It does not quite work like Chabon’s extended metaphor even though (1) it would set the tone for a larger story, (2) contains imagery you can visualize, (3) conveys an emotion (in this case sadness), (4) has a beginning, middle, and an end, (5) and can be summarized that Benji was an unappreciated, unsung hero. What’s missing here?

What is missing is the surprise factor. It does not have “a thousand story grand hotel”, “a bank of elevators a mile long”, “moguls, spies, and starlets” and “snapped spine of a lemon wedge” working in concert to project the above five things.

An extended metaphor is a dangerous thing, because it can distract the reader from the story if it is too elaborate. We want the reader to get lost in the story, to get completely absorbed in it. And yet when everything clicks, it magically transports the reader on the back of a dragon soaring across the skies.

Narrative Voice in Science Fiction

I have no pretensions at being a science-fiction writer. When I was a little boy, almost all the stories I made up had spaceships in them, but that goes to show how little I knew about the genre. Susan Sontag called science fiction a close relative of pornography. It was to me, in a way. Just as you really do not care about the plot or story when you are reading smut, I had little interest in the human aspirations and character emotions as long as there were robots and aliens that made things go bang, boom and zoom.

After I had become acquainted with George Orwell, Kurt Vonnegut, and Ray Bradbury, I composed very few stories that could be characterized as science fiction. There was this one time, back in the ’80s when “portable” telephones were too large to fit in brief cases, I envisioned a pocket sized communication device through which you could read messages posted from around the world. A schoolgirl mixed up in a murder asked for help through this device and not only received vital information on how to escape, but gained millions of viewers voyeuristically following her escapades. If I had committed that story to print I would have been credited for predicting Twitter.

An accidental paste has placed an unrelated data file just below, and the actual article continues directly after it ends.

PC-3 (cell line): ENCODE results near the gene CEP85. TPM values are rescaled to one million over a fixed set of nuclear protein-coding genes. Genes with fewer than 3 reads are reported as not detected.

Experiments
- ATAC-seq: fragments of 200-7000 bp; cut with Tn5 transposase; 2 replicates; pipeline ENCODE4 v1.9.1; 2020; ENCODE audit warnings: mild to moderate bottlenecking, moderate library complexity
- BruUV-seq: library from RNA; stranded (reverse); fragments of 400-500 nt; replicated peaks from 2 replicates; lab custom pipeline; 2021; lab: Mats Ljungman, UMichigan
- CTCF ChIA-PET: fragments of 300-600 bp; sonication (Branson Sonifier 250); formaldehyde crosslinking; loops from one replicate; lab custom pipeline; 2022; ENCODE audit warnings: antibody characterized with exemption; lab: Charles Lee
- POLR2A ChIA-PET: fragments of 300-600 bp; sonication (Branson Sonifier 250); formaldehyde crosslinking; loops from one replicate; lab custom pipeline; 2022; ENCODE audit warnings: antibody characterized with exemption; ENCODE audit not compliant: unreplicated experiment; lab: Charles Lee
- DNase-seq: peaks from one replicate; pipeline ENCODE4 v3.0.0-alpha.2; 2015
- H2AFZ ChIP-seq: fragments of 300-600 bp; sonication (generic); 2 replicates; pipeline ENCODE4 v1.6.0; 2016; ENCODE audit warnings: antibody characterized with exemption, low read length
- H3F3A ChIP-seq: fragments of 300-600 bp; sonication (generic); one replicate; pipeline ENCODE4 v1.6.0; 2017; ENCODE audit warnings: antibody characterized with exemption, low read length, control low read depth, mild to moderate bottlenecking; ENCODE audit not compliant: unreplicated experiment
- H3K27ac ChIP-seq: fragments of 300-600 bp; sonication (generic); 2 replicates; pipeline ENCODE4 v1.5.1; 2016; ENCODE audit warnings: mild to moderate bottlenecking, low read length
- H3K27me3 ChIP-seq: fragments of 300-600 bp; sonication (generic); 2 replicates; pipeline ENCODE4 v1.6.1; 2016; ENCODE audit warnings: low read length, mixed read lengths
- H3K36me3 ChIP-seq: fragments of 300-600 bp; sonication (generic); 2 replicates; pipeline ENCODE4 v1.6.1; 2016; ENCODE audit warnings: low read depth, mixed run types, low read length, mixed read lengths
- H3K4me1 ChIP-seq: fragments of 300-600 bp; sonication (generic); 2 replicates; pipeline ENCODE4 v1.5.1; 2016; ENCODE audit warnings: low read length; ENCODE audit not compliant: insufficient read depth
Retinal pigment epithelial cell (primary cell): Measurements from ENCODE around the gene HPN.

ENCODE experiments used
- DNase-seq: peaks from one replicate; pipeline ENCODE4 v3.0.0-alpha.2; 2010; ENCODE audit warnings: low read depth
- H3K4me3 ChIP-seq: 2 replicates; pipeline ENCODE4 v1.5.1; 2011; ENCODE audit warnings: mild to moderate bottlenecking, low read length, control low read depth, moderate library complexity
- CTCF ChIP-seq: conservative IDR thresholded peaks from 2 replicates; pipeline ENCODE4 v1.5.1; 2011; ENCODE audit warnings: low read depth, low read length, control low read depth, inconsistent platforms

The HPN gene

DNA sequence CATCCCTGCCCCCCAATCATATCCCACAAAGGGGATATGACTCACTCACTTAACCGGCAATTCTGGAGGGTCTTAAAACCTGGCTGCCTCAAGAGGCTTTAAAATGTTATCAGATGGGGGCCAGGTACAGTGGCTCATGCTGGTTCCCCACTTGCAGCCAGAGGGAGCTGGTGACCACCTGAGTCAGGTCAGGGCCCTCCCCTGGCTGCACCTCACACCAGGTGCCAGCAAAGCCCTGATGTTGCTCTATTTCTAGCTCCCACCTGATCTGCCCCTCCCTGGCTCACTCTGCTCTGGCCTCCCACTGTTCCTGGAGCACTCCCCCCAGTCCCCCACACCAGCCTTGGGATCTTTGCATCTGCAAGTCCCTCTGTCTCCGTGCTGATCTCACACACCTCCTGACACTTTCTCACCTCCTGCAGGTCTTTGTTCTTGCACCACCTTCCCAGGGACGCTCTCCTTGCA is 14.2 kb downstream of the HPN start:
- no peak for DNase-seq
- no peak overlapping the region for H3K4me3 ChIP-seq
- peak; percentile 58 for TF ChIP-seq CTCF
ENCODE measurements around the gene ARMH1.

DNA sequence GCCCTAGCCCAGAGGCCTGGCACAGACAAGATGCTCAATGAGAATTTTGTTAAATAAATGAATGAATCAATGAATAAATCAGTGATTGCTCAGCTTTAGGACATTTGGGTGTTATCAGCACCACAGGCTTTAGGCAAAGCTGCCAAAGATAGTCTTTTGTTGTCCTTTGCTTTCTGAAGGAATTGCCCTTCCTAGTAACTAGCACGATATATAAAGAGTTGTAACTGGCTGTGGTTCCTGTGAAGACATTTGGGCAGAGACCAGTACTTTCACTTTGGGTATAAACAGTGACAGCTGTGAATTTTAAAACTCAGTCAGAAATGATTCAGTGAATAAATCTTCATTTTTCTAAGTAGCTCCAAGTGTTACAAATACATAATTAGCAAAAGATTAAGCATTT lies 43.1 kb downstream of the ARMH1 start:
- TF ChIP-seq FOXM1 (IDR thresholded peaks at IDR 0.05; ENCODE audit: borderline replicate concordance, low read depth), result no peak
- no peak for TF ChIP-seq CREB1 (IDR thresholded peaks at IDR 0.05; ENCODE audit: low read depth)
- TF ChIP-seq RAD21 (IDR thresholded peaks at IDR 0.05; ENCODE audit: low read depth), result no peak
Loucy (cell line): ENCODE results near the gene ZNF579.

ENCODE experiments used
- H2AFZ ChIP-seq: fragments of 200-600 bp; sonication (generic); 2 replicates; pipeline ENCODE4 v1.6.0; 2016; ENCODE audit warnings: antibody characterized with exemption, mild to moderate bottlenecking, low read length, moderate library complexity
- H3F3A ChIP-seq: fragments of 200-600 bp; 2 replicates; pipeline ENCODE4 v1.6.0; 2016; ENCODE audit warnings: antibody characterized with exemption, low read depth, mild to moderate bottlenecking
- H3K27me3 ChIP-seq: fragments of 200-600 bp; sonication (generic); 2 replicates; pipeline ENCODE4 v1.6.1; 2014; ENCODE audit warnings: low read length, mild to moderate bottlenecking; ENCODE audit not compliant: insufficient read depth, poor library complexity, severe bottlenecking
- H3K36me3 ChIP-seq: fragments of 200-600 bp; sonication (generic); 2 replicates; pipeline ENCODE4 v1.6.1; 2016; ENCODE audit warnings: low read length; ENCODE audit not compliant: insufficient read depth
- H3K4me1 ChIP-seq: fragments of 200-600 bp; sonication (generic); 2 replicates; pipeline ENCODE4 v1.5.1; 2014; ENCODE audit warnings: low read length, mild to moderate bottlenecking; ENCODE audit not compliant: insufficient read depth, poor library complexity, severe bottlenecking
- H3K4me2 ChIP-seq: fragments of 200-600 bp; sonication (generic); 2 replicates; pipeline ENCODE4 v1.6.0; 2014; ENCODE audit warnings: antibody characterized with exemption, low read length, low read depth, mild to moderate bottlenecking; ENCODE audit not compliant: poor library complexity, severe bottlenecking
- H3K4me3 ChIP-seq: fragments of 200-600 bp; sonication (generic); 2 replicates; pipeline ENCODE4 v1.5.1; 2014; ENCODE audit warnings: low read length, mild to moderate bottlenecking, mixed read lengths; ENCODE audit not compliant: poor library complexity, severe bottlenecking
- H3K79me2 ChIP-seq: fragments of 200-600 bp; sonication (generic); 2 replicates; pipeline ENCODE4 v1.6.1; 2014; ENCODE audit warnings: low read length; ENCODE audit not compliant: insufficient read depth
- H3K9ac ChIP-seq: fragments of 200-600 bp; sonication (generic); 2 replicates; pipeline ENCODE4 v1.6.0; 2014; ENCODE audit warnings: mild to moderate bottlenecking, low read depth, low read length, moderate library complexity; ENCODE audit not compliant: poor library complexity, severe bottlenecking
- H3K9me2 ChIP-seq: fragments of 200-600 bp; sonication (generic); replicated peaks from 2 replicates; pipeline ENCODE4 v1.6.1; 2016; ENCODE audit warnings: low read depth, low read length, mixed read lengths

But the more I wrote, the more I realized that science fiction was not my medium. Science fiction was born from a need to expand our horizons when people stopped believing in ghosts, fairies, and angels. The original audience of Hamlet responded to the story differently because a lot of people actually believed in ghosts in Shakespeare’s time. Even when it was a stretch to suspend your disbelief about ghosts, there was a time when it was easier to entertain the possibility of Martians invading Earth, or dinosaurs surviving in the depths of the Amazon jungle. My idea that someday something like Twitter might be realized was in line with this genre. You create an adventure story just within the borderline of the believable, maybe even possible, sometime in the future.

But “science” in fiction is only speculation. It is a stand-in for ghosts, fairies, and angels that we do not believe in anymore. As such, these imaginary elements must engage our emotions in the way ghosts and angels used to. In short, Twitter doesn’t cut it.